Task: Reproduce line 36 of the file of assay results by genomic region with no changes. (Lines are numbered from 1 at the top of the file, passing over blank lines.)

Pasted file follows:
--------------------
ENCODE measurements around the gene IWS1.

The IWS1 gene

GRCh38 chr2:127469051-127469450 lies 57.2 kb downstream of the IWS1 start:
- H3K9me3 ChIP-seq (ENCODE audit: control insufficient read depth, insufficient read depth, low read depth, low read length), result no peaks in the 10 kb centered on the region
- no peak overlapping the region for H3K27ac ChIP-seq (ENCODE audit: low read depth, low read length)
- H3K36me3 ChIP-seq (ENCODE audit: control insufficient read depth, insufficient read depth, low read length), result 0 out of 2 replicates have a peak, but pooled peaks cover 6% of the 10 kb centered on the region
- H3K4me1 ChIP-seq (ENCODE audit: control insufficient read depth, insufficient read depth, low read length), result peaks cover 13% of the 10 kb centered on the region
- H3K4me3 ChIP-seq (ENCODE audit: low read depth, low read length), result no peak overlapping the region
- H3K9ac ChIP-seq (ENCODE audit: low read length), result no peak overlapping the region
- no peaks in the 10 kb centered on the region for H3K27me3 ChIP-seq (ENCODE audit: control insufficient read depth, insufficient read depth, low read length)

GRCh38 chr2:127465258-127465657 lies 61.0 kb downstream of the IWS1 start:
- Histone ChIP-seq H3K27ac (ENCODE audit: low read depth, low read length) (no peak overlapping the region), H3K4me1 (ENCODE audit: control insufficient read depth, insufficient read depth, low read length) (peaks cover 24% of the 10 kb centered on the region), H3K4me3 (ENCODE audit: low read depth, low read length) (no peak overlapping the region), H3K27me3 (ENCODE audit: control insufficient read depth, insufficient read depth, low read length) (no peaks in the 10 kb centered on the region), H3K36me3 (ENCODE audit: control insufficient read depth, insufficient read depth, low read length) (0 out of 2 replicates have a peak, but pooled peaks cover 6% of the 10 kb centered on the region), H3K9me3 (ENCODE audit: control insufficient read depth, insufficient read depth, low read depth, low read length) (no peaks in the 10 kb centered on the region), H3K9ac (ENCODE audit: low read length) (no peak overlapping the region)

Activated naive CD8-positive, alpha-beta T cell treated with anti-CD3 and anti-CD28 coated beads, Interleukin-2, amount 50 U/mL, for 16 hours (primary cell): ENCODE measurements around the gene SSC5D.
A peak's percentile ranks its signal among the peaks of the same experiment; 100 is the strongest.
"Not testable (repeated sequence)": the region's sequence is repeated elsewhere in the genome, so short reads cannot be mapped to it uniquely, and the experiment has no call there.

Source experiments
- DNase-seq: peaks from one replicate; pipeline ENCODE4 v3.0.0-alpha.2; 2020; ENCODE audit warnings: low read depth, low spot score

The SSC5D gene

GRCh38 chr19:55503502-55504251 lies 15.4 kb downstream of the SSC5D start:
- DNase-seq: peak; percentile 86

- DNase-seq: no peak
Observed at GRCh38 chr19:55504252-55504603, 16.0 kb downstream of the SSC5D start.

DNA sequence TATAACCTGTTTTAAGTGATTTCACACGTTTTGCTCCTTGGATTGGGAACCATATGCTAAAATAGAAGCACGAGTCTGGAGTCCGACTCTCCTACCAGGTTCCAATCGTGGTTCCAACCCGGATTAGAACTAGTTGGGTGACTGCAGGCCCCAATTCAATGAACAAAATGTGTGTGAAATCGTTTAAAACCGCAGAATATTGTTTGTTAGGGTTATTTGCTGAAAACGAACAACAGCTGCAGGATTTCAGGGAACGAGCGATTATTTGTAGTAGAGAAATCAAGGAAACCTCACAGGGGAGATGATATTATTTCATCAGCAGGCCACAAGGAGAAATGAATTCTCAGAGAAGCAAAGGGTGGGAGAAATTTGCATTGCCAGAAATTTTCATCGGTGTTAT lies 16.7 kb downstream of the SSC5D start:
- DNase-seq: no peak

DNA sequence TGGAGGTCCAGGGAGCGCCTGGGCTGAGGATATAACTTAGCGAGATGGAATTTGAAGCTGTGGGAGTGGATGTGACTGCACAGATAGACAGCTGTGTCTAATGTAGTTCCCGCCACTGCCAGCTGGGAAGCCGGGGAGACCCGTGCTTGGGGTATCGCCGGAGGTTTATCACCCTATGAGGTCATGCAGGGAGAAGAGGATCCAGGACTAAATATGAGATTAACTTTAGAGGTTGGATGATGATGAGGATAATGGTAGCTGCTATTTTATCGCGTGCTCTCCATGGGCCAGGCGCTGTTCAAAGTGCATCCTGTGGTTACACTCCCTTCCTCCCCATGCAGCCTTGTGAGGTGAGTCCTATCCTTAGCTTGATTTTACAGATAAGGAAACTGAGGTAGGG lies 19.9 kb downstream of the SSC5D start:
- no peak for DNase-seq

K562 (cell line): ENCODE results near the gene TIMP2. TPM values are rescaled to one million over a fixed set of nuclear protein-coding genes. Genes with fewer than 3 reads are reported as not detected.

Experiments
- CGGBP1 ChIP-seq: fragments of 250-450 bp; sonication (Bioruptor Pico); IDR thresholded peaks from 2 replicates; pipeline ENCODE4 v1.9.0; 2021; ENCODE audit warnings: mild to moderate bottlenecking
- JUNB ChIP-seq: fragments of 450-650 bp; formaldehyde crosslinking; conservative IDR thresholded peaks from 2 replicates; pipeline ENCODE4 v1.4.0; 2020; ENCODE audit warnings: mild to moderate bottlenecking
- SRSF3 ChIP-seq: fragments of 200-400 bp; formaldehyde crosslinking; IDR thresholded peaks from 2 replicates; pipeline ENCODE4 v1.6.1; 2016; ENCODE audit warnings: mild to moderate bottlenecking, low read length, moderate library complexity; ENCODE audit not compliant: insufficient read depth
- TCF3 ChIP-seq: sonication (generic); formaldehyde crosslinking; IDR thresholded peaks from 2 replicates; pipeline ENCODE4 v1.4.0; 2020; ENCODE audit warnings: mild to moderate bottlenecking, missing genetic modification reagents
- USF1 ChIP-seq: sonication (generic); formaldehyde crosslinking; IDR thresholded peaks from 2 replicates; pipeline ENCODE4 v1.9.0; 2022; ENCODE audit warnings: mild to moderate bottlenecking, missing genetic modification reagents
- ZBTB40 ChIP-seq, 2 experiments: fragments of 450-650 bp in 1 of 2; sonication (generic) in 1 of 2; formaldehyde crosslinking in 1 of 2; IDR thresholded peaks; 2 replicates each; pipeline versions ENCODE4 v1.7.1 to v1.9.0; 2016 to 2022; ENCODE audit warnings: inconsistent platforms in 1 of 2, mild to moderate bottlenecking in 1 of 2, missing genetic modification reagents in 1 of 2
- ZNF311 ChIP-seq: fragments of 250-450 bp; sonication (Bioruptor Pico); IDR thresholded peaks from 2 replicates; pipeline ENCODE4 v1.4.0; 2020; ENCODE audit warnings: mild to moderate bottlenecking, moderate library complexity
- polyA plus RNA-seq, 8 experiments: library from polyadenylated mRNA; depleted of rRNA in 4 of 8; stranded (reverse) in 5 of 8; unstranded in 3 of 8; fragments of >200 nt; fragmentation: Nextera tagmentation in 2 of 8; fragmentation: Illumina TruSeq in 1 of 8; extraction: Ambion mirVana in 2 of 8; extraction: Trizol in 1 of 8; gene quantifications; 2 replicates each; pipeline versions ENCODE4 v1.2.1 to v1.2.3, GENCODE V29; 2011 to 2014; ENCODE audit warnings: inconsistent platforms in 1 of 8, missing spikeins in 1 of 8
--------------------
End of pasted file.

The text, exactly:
- polyA plus RNA-seq, 8 experiments: library from polyadenylated mRNA; depleted of rRNA in 4 of 8; stranded (reverse) in 5 of 8; unstranded in 3 of 8; fragments of >200 nt; fragmentation: Nextera tagmentation in 2 of 8; fragmentation: Illumina TruSeq in 1 of 8; extraction: Ambion mirVana in 2 of 8; extraction: Trizol in 1 of 8; gene quantifications; 2 replicates each; pipeline versions ENCODE4 v1.2.1 to v1.2.3, GENCODE V29; 2011 to 2014; ENCODE audit warnings: inconsistent platforms in 1 of 8, missing spikeins in 1 of 8